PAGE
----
Dangerous Drivers Face Life Sentences Under New Laws
Following a government consultation on sentencing for driving-related deaths and injuries, the Ministry of Justice is increasing the maximum sentence for motorists who have caused death by dangerous driving.
Under the new guidelines, the sentence for causing death by driving whilst under the influence of drugs or alcohol will also be increased to life from 14 years.
In addition, the government is also to create a new offence, causing injury by careless driving.
Ninety percent of respondents to the consultation had said that new legislation should be put in place to better fit death or serious injury caused by driving.
Proposals reflect seriousness of the offence and the anguish of families
Justice Minister Dominic Raab said: “We’ve taken a long hard look at driving sentences, and we received 9,000 submissions to our consultation.”
“Based on the seriousness of the worst cases, the anguish of the victims’ families, and maximum penalties for other serious offences such as manslaughter, we intend to introduce life sentences of imprisonment for those who wreck lives by driving dangerously, drunk or high on drugs,” he said.
He added: “We will introduce a new offence of causing serious injury by careless driving, punishable by imprisonment, to fill a gap in the law and reflect the seriousness of some of the injuries suffered by victims in this category of case.”
Changes to legislation are welcomed by many
There has been much praise for the proposed change to the law. Jason Wakeford, director of campaigns for road safety charity Brake, said the government’s decision represented a “major victory for the families of victims” and campaigners.
He said: “We applaud the government for at last recognising that the statute books have been weighed against thousands of families who have had their lives torn apart through the actions of drivers who have flagrantly broken the law.”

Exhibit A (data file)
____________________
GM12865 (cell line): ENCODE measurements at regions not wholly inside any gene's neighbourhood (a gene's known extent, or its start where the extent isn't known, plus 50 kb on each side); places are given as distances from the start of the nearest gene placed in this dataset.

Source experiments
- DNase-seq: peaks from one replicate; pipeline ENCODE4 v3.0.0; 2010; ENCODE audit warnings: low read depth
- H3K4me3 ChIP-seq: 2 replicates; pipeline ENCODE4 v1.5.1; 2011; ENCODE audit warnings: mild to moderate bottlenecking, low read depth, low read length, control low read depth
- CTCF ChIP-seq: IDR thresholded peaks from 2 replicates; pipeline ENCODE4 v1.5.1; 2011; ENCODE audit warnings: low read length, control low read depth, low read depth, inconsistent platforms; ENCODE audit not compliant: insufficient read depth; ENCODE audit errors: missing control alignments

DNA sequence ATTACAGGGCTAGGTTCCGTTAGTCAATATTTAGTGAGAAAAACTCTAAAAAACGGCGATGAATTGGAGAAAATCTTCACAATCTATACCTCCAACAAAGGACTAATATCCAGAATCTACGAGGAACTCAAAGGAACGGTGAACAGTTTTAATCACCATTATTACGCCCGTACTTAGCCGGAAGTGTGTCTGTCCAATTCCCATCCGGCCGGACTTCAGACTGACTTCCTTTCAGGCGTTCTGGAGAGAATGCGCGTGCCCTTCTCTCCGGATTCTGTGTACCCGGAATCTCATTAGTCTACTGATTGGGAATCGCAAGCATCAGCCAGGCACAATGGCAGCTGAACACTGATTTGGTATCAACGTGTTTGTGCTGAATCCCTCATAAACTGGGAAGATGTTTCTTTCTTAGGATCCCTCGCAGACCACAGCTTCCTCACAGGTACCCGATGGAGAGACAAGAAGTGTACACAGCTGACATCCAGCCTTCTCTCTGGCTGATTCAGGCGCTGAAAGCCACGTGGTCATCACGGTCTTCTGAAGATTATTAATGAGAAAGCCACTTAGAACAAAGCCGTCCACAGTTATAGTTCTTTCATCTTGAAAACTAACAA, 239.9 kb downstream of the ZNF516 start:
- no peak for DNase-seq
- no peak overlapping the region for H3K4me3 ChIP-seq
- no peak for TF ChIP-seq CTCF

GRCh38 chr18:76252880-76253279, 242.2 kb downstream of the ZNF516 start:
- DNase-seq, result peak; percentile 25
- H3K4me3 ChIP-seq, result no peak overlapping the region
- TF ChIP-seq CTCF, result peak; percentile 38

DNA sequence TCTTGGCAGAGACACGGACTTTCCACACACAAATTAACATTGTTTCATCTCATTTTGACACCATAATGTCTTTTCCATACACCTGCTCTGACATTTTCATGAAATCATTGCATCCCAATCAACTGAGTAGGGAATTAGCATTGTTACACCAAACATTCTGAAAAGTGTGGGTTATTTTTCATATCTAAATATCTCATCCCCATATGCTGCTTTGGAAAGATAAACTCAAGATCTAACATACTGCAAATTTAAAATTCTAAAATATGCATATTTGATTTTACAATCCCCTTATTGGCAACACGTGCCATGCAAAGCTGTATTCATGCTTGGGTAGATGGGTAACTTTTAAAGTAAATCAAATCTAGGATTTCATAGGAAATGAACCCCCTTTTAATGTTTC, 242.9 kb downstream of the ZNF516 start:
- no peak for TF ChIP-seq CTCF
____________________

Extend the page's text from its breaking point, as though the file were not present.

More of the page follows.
Meg Williamson, whose Australian boyfriend Gavin Roberts was killed following a car collision caused by the driver’s speeding and use of a mobile phone, told BBC Radio 5 that harsher sentencing may act as a more powerful deterrent.
She said: “It’s about re-educating people now. I think it might just take that one person to get the life imprisonment if some fatality occurs then people will start to realize this is something serious.”
However proposals are criticised by the Prison Reform Trust
However, others have spoken out against the new legislation.
The Prison Reform Trust has criticised the intensified focus on criminal prosecutions. In a statement, the trust said: “Greater use could be made by the courts of longer driving bans, which would still curtail liberty and prevent future harm for people convicted of these offences.”
The trust added: “These could be supplemented with additional targeted community-based interventions where appropriate, this could include supervision requirements, the attendance of anger management, drug or alcohol support.”
The Parliamentary Advisory Council For Transport Safety (PACTS) has also been critical of the proposed changes to the current law. The non-profit organisation criticised increasing the maximum penalties for current offences, despite agreeing for the need for a new offence to be created, and has argued that the consultation should have taken into account potential non-custodial measures to deal with dangerous driving.
PACTS said in a statement: “We would have welcomed a broader review that considered all the offences available, prosecution procedures and whether or not the sentences imposed are working in practice.”
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